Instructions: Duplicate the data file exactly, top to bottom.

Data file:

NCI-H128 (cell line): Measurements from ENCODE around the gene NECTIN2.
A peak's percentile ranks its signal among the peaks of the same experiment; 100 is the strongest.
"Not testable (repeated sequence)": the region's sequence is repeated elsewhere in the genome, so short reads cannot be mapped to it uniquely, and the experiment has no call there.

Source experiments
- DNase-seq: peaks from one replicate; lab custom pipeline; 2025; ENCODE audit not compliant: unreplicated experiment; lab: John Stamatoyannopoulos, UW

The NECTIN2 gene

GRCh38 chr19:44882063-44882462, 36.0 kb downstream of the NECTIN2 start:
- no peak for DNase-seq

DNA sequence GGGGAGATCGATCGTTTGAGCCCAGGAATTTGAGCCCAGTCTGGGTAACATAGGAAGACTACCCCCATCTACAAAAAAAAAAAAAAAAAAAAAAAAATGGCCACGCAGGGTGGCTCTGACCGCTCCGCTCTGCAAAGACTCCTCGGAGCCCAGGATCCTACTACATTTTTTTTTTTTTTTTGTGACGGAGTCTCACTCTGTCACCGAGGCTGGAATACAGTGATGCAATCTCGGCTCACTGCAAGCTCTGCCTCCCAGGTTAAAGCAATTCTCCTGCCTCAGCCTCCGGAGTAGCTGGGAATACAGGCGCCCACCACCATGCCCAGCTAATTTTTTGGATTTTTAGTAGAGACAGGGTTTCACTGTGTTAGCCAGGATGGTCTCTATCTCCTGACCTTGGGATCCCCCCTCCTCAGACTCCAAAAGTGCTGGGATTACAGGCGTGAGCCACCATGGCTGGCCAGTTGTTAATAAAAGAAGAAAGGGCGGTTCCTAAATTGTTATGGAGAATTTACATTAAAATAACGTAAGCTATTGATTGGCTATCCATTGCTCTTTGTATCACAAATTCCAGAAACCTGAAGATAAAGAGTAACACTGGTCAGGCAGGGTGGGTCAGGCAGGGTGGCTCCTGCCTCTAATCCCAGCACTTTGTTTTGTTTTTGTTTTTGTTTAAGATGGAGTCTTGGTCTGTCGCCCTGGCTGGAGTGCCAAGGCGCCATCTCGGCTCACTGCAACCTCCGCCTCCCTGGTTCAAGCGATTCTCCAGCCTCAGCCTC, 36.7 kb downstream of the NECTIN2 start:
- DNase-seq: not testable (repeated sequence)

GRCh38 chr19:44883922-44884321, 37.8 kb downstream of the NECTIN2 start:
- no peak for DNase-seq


NCI-H128 (cell line): Measurements from ENCODE around the gene NECTIN2.
A peak's percentile ranks its signal among the peaks of the same experiment; 100 is the strongest.
"Not testable (repeated sequence)": the region's sequence is repeated elsewhere in the genome, so short reads cannot be mapped to it uniquely, and the experiment has no call there.

Source experiments
- DNase-seq: peaks from one replicate; lab custom pipeline; 2025; ENCODE audit not compliant: unreplicated experiment; lab: John Stamatoyannopoulos, UW

The NECTIN2 gene

GRCh38 chr19:44882063-44882462, 36.0 kb downstream of the NECTIN2 start:
- no peak for DNase-seq

DNA sequence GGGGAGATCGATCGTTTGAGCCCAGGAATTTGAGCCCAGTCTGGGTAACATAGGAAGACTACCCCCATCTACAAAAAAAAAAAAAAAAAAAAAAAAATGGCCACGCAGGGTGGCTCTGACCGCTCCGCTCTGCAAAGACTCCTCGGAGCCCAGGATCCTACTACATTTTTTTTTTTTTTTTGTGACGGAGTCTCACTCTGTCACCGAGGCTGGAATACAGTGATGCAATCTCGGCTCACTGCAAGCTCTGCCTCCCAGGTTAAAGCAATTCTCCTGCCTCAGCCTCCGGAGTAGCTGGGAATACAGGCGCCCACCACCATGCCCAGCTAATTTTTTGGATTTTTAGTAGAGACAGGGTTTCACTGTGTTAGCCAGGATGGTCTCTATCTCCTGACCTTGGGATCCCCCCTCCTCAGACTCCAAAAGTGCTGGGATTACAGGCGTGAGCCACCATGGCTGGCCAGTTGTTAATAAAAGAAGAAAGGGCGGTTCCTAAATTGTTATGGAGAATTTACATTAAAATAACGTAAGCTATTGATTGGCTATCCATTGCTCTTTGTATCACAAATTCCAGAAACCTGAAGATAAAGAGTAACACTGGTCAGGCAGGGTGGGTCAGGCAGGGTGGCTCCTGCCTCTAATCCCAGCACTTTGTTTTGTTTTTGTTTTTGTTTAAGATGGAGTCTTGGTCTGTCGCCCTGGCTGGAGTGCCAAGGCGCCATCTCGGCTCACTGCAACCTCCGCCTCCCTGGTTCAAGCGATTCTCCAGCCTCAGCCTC, 36.7 kb downstream of the NECTIN2 start:
- DNase-seq: not testable (repeated sequence)

GRCh38 chr19:44883922-44884321, 37.8 kb downstream of the NECTIN2 start:
- no peak for DNase-seq